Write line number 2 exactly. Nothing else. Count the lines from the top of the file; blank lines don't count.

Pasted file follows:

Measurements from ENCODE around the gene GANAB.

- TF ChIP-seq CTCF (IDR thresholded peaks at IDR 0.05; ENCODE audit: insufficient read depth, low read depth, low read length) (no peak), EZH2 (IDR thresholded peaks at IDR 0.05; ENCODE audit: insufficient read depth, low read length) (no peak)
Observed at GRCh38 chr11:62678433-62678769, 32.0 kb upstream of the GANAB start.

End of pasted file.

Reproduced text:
- TF ChIP-seq CTCF (IDR thresholded peaks at IDR 0.05; ENCODE audit: insufficient read depth, low read depth, low read length) (no peak), EZH2 (IDR thresholded peaks at IDR 0.05; ENCODE audit: insufficient read depth, low read length) (no peak)